• Wednesday, Dec 11, 2019
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2018 saw surge in road accidents

  • Published at 01:41 am January 16th, 2019
Road accidents
Despite last year’s massive nationwide road safety movement, Bangladesh has continued to witness a large number of road accidents Syed zakir Hossain/Dhaka Tribune

Marked 7 % rise in road fatalities despite heightened road safety campaign

Bikers and pillion riders wearing helmets on Dhaka streets was not a common site up until late last year. Now things have changed for better. 

Tragic deaths of two college-goers in a road accident on Airport Road triggered a nationwide outrage against gross violations of traffic rules. That prompted traffic police to go on awareness drives several times in quick successions including the one they launched yesterday. 

Such drives surely helped people better understand the value of maintaining traffic rules.

But if statistics of road crash fatalities is something to go by – Bangladesh needs to walk extra miles to reach the level where pedestrians, drivers and all other stakeholders become more aware and yearly death tolls from road crashes subside.  

Despite last year's massive nationwide road safety movement, the country has continued to witness a large number of road accidents, with total fatalities reaching 4,580 in 2018.

Fatalities numbered 1,735 in the last five months. On average, 347 people died between August and December, despite the nine-day protest that brought all major cities—primarily Dhaka—to a standstill from July 29.

The protests erupted when students took to the streets to demand justice for the death of two college students, who were killed by a speeding bus on Airport Road at Kurmitola, in Dhaka, on the same day.  

However, last year's overall percentage of deaths from road accidents is almost 7% higher than that of 2017, when 4,284 lives were lost.

Bangladesh also registered a significant increase, 19.58%, in road accidents in 2018 compared to 2017. Compared to 3,472 accidents in 2017, there were 4,317 deaths in 2018.

The National Committee to Protect Shipping, Roads and Railways (NCPSRR), a non-government organization, published the figures in their latest study.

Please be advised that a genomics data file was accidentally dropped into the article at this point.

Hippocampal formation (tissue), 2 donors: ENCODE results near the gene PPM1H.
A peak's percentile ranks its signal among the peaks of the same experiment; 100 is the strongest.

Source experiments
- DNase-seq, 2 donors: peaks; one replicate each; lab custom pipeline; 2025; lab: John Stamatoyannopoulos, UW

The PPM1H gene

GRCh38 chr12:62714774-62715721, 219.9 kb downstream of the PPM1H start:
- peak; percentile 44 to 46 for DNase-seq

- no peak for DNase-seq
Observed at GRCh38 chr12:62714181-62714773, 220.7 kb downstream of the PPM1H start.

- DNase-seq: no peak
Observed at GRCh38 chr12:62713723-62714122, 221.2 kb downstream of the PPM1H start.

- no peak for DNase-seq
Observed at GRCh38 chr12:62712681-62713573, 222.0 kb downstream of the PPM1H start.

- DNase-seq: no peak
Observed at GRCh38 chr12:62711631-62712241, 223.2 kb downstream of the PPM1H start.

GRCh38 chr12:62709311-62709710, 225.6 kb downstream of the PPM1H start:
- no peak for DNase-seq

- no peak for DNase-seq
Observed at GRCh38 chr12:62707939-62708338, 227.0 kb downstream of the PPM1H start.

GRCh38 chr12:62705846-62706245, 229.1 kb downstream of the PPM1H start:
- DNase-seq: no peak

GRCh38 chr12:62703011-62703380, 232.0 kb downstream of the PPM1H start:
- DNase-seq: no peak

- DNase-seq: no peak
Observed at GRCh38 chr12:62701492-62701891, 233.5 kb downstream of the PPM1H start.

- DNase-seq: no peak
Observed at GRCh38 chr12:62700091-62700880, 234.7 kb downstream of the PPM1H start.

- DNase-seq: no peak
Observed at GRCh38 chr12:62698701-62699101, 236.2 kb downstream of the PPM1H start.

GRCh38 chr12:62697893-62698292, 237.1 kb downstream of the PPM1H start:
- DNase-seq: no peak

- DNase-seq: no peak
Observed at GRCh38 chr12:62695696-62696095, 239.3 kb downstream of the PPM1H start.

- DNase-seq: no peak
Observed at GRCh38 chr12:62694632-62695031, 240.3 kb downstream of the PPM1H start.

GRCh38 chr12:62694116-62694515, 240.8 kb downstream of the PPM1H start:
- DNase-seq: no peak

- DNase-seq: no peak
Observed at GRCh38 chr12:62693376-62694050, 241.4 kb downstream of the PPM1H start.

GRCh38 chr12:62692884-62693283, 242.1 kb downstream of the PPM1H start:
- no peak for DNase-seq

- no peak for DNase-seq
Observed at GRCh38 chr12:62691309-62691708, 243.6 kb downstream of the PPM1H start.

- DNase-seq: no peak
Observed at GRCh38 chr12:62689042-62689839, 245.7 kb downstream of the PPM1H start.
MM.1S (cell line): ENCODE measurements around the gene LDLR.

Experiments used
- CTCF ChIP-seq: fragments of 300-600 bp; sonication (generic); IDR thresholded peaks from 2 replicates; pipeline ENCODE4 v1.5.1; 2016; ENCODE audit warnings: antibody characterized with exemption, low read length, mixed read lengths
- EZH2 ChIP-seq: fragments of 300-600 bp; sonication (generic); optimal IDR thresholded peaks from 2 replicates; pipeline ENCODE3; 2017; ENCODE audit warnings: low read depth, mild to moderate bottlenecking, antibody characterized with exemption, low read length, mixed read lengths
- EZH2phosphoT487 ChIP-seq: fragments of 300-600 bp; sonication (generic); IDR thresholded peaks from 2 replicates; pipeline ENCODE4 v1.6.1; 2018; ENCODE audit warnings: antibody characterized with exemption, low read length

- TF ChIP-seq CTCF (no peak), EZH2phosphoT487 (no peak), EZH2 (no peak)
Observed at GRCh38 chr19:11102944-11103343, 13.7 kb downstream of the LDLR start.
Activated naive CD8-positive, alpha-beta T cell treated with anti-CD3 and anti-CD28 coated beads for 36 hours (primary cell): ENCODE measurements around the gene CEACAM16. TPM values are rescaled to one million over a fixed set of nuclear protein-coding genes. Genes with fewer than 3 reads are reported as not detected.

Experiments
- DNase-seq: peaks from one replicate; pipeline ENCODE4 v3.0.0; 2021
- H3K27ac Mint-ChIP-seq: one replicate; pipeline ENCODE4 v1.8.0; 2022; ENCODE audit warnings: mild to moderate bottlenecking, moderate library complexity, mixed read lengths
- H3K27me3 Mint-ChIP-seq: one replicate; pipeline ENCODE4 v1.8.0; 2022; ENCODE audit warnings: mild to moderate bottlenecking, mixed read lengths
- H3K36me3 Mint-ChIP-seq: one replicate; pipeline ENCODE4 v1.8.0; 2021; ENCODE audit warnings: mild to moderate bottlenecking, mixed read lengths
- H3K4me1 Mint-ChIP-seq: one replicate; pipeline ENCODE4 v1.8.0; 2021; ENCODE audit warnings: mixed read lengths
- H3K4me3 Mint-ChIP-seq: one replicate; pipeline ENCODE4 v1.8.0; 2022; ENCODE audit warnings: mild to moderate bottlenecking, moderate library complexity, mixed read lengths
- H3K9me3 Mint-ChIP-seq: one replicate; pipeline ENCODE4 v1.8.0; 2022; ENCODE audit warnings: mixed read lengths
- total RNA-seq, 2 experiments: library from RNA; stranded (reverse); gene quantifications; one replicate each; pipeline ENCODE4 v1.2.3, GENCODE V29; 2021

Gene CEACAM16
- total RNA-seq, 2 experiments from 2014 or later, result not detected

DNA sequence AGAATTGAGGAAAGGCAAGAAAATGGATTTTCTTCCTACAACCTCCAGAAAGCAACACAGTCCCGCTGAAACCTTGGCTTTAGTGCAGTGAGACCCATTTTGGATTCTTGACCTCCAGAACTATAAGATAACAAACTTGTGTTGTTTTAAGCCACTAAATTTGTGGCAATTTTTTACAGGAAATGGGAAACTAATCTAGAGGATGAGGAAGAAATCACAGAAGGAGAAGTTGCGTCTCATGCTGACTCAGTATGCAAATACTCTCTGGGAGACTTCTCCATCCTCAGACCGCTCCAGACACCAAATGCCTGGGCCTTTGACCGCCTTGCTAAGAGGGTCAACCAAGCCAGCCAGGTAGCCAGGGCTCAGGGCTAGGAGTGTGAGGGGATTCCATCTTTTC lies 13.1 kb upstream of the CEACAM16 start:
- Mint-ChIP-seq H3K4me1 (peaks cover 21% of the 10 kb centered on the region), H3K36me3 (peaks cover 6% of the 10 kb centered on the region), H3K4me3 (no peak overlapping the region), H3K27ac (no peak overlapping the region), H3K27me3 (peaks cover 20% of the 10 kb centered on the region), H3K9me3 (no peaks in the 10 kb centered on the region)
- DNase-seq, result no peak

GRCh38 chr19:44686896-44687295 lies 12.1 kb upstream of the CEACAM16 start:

The number of injured from accidents also jumped to 10,828 throughout 2018, and had previously stood at 9,112 in 2017.

As many as 679 children and 591 women were killed last year; where the figure for the two groups stood at 539 and 516 respectively in 2017.

The study was conducted based on news reports published by several media outlets in the country, the NCPSRR says. 

In 2016, there were 2,998 road accidents resulting in 3,412 deaths—including 470 women and 453 children—and 8,572 injured individuals. 

NCPSRR General Secretary Ashis Kumar Dey said they have identified 11 key reasons for the growing number of traffic fatalities.

“Reckless driving, use of overloaded vehicles, gross violations of traffic rules in densely populated areas, an increase in the number of motorbikes and three-wheelers on highways, unskilled drivers, and distracted driving are among the major reasons,” he said.

Ashis also attributed the escalating number of road accidents to the tendency to overtake, locally-mechanized vehicles, and pedestrians not using foot-over bridges. 

Fatalities rising during Eid

During the last Eid-ul-Fitr, in the span of 13 days starting from June 12, there were 211 road accidents which killed 248 people and injured 717 others. 

Meanwhile, during the holidays of Eid-ul-Azha, 142 people were killed and 318 were injured in 96 road accidents from August 15 to August 25.

More than 16 lives were claimed, on average, daily during the two Eid holidays. 

The number of people dying in road accidents each day, in 2018, was a little over 12. 

'Stricter implementation of traffic laws can reduce fatalities' 

Professor Dr Md Mizanur Rahman, director of the Accident Research Institute at Bangladesh University of Engineering and Technology (Buet), finds the overall deaths in road accidents “low” in comparison to the density of population.  

However, the figure appears much higher when it comes to the number of vehicles on local roads and highways, compared to that of other countries, he said.

Mizanur furthered that the punishment in the Road Transport Act 2018—a five-year jail term for casualties caused by reckless driving—could have been stricter. 

"There are still possibilities to reduce the death toll if the law is implemented properly," he said. 

He added that accidents cost Bangladesh around 2% of its gross domestic product annually.  

"Casualties will decrease significantly once most of the highways have four lanes," Mizanur said. "There also needs to be mass awareness of traffic rules."